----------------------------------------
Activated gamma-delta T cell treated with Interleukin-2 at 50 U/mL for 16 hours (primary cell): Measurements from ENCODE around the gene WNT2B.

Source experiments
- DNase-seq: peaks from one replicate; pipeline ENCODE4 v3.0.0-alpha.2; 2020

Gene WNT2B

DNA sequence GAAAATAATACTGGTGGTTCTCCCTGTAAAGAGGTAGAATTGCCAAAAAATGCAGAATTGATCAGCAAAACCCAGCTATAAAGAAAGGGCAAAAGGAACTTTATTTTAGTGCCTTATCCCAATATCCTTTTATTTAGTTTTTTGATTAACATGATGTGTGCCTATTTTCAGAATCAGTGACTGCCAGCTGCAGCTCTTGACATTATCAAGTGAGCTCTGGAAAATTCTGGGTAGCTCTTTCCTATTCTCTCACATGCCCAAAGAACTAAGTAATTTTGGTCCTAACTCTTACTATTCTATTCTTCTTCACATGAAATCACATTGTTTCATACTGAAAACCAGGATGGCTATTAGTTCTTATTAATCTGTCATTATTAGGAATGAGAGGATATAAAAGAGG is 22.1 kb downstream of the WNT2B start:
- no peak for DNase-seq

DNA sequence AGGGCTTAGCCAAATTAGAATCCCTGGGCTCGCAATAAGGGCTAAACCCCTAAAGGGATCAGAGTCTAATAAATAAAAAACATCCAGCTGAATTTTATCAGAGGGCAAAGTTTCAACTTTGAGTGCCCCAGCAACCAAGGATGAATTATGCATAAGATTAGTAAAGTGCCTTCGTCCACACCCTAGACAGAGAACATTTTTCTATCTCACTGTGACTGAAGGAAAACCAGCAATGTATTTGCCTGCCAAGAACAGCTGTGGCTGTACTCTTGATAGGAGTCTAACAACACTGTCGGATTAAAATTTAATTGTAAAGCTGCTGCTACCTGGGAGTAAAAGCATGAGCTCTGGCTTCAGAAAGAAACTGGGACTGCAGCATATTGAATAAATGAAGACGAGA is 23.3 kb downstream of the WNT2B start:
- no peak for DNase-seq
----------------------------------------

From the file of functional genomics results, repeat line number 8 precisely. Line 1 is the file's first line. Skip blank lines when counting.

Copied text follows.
- no peak for DNase-seq